know like a book

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English[edit]

Verb[edit]

know like a book

  1. (transitive, idiomatic) To have an extensive and penetrating understanding of (something or someone).
    • 1851, T. S. Arthur, "That John Mason" in Off-Hand Sketches:
      "He's a bad man, that John Mason, and my advice to you and to every one, is to keep clear of him. I know him like a book."
    • 1939 June 21, "Slayer Still Free in Woods," Leader Post (Saskatchewan, Canada), p. 9 (retrieved 18 Nov 2013):
      "Olson can hide out around here until the snow flies if he wants to. He knows these woods—every steam and lake—like a book."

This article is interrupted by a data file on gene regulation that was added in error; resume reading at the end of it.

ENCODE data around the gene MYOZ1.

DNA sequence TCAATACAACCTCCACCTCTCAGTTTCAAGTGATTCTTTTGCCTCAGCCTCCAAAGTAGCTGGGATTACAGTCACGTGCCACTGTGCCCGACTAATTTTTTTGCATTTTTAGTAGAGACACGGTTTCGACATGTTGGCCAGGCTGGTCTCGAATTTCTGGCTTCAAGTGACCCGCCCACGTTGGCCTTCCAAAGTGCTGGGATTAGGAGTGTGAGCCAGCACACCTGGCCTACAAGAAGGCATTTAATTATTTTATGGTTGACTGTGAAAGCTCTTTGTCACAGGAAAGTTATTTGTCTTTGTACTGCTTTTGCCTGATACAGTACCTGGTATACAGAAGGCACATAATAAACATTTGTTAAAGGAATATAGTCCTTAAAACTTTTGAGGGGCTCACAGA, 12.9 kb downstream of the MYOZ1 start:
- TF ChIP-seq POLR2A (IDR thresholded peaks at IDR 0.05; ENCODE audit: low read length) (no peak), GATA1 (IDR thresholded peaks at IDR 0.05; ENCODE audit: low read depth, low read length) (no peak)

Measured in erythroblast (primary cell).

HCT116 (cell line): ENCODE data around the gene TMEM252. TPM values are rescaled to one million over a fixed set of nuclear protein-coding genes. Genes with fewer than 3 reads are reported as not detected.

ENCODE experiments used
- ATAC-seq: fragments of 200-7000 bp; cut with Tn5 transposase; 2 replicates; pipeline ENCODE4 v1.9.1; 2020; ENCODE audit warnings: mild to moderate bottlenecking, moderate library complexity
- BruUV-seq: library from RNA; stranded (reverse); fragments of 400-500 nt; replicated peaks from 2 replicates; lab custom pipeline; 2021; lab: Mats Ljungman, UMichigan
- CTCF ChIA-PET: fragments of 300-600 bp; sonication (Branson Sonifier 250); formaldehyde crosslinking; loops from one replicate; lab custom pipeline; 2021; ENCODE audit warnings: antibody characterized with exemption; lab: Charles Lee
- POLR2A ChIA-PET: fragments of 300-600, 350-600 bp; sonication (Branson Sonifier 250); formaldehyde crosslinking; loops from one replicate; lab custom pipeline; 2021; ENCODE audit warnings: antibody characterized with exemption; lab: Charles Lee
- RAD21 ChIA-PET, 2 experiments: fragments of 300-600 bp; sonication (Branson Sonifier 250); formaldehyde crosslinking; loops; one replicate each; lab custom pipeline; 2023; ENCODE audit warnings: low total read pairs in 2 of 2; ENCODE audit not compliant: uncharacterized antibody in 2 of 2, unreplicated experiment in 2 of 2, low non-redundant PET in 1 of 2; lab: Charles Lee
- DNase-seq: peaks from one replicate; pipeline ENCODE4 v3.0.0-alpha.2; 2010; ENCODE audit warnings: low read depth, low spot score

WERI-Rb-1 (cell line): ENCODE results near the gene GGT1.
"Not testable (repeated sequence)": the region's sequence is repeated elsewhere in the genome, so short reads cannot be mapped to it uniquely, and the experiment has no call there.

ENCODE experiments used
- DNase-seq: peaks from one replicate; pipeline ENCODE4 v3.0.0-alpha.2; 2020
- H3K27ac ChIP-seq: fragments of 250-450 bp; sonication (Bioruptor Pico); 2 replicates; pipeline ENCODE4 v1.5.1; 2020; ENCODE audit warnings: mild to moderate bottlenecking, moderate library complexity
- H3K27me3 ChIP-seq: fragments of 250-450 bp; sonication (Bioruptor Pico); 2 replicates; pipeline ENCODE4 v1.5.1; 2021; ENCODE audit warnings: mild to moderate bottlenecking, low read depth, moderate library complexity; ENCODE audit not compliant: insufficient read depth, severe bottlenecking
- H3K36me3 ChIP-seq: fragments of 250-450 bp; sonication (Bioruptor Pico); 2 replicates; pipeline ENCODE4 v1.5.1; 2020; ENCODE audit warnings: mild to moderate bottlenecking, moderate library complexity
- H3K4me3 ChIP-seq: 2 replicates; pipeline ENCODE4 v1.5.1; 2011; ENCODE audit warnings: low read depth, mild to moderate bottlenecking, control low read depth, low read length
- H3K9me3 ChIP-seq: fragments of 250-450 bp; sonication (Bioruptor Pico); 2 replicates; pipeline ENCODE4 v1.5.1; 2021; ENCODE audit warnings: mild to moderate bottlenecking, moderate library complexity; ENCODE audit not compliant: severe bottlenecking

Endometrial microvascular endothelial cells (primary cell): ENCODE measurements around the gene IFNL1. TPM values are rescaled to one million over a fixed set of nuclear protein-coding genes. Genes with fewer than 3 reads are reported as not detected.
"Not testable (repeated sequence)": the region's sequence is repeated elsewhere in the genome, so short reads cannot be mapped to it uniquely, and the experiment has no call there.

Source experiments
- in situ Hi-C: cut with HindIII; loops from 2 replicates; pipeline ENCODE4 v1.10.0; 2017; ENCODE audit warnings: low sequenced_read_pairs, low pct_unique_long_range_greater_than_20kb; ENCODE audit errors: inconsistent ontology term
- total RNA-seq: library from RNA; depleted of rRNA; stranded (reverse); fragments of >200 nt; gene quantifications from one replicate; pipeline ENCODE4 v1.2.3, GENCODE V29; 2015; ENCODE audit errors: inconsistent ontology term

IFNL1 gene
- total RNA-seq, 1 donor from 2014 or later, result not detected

• 1998 March 22, Dave Anderson, "College Basketball: When Sherman White Threw It All Away," New York Times (retrieved 18 Nov 2013):
      "I played with the guy seven days a week; I knew him like a book."
    • 2010, Bill Ratcliffe, Liz, ISBN 9781449058180, p. 24 (Google preview):
      "Around here I know the shoreline like a book."

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